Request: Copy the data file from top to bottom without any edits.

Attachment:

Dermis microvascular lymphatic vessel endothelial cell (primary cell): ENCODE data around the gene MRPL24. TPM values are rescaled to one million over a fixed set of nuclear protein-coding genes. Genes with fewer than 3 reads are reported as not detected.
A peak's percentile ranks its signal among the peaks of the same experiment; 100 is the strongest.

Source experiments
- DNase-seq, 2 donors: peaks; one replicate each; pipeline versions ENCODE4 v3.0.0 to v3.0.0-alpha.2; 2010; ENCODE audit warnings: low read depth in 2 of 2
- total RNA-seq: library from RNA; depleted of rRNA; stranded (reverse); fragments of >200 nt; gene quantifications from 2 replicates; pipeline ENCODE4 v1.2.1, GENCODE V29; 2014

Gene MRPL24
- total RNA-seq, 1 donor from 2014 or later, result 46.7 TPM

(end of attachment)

Dermis microvascular lymphatic vessel endothelial cell (primary cell): ENCODE data around the gene MRPL24. TPM values are rescaled to one million over a fixed set of nuclear protein-coding genes. Genes with fewer than 3 reads are reported as not detected.
A peak's percentile ranks its signal among the peaks of the same experiment; 100 is the strongest.

Source experiments
- DNase-seq, 2 donors: peaks; one replicate each; pipeline versions ENCODE4 v3.0.0 to v3.0.0-alpha.2; 2010; ENCODE audit warnings: low read depth in 2 of 2
- total RNA-seq: library from RNA; depleted of rRNA; stranded (reverse); fragments of >200 nt; gene quantifications from 2 replicates; pipeline ENCODE4 v1.2.1, GENCODE V29; 2014

Gene MRPL24
- total RNA-seq, 1 donor from 2014 or later, result 46.7 TPM